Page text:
…. Unions could help these workers bargain for a better deal. But for too long, Republican lawmakers have been trying to kill off unions by weakening the protections available under the law for workers’ organizing efforts. And all too often, employers manipulate the law and engage in illegal tactics that make it extremely difficult for workers to form a union. Despite these obstacles, as this report documents through data analysis and workers’ own accounts, joining a union and bargaining for better wages and working conditions has been and remains among the best ways to raise wages, reduce inequality, and restore the link between productivity and prosperity. The workers who share their views on the critical importance of unions in this report make a powerful case for strengthening protections for workers’ fundamental right to choose a union. Lastly, there are steps Congress can take to restore workers’ ability to bargain for their fair share. This report offers important recommendations toward that end. …..
This guide gives an overview of the privatization, contracting out and contracting in issues CUPE members face – along with sample collective agreement language for local bargaining committees, bargaining councils and staff representatives.
There are four major areas to look at when drafting and reviewing collective agreement language:
1. Getting ahead of privatization: notice, disclosure and consultation
2. Preventing privatization: language on contracting out
3. Reversing privatization: language on contracting in
4. Protecting benefits from privatization or delisting
Each section of this guide includes a brief overview and a list of issues for negotiations, as well as sample CUPE collective agreement language from a variety of sectors and regions. Articles dealing with contracting out are strongest when they are clauses within the body of the collective agreement, as they roll over into future agreements unless they are changed during bargaining.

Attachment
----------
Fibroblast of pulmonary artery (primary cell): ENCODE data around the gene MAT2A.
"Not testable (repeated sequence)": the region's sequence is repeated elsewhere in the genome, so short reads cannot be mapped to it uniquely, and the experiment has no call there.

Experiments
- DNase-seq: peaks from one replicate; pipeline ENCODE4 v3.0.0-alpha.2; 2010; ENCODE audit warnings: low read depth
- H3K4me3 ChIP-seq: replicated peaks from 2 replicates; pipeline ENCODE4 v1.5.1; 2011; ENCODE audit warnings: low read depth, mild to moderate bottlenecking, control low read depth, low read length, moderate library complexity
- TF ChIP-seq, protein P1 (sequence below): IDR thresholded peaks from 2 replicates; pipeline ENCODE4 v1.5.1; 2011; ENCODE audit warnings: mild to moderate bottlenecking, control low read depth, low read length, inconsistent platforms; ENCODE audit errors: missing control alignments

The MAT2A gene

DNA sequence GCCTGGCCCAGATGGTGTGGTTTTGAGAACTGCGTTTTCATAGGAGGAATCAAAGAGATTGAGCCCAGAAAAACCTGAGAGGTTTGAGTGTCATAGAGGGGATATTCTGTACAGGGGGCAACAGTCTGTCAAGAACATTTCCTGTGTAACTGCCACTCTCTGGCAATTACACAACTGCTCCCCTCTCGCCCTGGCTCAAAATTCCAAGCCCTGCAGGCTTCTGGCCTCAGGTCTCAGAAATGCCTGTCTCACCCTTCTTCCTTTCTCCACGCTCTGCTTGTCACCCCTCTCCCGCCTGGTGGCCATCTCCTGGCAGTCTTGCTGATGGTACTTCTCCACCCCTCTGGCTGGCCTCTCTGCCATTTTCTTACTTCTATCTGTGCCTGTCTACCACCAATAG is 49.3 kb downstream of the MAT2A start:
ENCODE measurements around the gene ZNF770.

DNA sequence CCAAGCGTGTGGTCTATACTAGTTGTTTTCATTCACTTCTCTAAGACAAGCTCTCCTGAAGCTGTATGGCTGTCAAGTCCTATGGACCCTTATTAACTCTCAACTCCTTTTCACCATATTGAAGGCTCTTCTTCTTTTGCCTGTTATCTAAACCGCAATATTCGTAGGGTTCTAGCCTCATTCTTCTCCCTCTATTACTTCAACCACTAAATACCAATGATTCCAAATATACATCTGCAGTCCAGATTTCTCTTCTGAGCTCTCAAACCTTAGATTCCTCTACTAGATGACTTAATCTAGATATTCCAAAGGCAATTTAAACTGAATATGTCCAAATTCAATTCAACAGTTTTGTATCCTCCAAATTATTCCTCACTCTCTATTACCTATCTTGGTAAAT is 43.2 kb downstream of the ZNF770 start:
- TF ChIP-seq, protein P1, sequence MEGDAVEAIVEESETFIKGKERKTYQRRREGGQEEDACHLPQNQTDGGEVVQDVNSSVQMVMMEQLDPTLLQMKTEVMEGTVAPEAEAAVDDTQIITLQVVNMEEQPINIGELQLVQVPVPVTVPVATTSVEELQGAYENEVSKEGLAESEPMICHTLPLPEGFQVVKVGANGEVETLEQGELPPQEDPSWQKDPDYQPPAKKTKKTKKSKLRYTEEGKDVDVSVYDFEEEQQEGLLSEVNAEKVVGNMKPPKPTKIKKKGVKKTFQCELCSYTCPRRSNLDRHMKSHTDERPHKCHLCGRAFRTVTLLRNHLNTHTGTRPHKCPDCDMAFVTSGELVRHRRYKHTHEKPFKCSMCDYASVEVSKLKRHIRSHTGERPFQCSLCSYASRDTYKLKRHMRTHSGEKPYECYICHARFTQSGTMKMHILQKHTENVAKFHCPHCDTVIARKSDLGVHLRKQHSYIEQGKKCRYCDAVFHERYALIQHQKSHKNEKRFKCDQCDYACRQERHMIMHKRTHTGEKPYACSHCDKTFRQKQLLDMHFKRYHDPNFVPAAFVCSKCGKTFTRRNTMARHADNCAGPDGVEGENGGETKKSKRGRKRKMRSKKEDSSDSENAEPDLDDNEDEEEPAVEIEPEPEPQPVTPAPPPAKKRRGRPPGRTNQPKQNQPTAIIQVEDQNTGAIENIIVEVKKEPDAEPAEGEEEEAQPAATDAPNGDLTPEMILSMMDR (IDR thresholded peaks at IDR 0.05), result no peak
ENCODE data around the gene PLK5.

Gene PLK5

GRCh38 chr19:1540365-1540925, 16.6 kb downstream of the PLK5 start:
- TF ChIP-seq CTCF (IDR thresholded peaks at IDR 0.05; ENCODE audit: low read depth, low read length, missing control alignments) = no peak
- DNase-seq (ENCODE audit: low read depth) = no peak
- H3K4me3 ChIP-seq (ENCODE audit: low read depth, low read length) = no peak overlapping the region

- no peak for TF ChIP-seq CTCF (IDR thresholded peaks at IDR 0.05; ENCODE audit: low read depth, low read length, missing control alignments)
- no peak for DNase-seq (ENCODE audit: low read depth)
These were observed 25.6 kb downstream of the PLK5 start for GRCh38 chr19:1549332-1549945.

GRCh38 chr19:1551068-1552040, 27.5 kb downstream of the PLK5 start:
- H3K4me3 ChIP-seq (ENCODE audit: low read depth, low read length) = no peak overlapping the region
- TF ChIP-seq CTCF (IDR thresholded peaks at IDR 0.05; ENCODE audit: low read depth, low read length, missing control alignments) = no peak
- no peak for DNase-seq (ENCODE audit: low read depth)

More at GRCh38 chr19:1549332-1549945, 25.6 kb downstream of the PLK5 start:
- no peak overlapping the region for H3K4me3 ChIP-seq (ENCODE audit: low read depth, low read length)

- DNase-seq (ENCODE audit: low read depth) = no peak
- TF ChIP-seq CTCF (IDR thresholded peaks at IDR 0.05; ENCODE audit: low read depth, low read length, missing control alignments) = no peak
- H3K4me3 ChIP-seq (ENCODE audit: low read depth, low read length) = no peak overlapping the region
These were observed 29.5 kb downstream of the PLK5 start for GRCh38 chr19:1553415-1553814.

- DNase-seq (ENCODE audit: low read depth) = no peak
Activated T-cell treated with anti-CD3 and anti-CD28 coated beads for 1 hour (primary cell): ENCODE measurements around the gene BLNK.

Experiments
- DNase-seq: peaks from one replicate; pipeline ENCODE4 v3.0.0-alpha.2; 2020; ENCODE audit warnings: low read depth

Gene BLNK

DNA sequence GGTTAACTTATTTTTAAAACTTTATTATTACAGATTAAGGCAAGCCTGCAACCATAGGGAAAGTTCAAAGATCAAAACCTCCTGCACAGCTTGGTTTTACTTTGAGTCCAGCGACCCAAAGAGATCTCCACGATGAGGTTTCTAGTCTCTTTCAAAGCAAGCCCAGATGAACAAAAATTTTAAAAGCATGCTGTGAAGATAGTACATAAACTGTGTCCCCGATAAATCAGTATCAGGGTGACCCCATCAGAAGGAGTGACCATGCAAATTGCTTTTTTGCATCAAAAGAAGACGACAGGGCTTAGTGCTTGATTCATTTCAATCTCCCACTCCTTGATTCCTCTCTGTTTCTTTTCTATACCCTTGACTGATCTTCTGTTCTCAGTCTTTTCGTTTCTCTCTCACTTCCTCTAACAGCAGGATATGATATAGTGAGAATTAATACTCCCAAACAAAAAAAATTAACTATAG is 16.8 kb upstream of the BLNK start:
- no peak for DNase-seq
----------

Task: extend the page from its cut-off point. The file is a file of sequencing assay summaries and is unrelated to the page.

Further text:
Source: Frank Manzo IV, Roland Zullo, Robert Bruno, Alison Dickson Quesada, University of Illinois at Urbana-Champaign, School of Labor and Employment Relations, Labor Education Program, Policy Brief, October 7, 2013
….Since the 2010 elections, initiatives to include RTW laws in a state’s legislative agenda have begun in at least 10 other collective bargaining (CB) states, including Illinois. Recently, the governor of Missouri pledged at an American Legislative Exchange Council (ALEC) conference that a right-to-work measure would be put on the ballot in 2014. If voters passed the law Missouri would become the 25th state to adopt the anti-union law. While considerable efforts have been made by legislators and political organizations to pass RTW laws in states across the country, the empirical evidence on the effect of adopting a RTW law on labor market outcomes and state budgets is both varied and mixed. If the adoption of a RTW law is to be in the policy discussion for another state, the state’s voters, residents, workers, and policymakers deserve information on the probable impact of such action. This policy brief provides a forecast on the effect of RTW laws on important labor market outcomes– including earnings, employment, unionization, and inequality. The paper also investigates RTW’s impacts on two particularly affected industries (manufacturing and construction) and three demographic groups (African-American, Latino/a, and female workers). The findings are subsequently applied to the State of Illinois to project the potential law’s impact on Illinois workers and on the state’s tax revenues….